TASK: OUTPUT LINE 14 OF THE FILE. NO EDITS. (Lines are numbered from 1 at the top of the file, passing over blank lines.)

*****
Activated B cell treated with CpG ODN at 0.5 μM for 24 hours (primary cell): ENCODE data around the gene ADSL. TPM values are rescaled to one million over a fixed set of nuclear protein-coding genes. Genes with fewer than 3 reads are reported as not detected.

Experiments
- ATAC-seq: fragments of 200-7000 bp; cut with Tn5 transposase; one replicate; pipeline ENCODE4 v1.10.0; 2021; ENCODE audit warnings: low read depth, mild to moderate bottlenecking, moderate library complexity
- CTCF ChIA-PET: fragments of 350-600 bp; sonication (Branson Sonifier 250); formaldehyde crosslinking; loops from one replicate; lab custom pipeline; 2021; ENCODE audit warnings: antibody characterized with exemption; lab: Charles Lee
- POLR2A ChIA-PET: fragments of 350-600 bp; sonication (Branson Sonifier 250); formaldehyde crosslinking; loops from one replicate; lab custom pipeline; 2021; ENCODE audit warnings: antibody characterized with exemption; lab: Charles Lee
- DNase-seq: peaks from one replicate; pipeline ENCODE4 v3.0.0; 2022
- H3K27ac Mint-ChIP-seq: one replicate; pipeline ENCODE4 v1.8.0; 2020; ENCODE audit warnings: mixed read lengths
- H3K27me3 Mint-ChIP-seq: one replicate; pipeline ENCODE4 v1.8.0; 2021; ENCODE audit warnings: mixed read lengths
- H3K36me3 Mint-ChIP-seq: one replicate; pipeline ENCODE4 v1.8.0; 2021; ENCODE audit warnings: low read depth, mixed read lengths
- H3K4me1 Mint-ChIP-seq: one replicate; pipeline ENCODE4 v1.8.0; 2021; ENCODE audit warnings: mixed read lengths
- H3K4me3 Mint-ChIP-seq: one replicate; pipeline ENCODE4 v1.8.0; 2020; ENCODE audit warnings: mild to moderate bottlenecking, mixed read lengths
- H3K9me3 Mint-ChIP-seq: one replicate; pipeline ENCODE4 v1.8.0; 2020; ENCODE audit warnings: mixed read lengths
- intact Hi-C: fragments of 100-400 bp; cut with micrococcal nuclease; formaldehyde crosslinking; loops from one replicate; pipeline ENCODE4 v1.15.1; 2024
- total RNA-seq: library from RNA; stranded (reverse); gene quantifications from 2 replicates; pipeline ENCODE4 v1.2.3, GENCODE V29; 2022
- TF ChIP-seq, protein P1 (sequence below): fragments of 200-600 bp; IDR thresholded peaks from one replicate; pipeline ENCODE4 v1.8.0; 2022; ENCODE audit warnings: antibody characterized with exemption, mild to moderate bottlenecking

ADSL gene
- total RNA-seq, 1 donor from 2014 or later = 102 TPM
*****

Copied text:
- total RNA-seq: library from RNA; stranded (reverse); gene quantifications from 2 replicates; pipeline ENCODE4 v1.2.3, GENCODE V29; 2022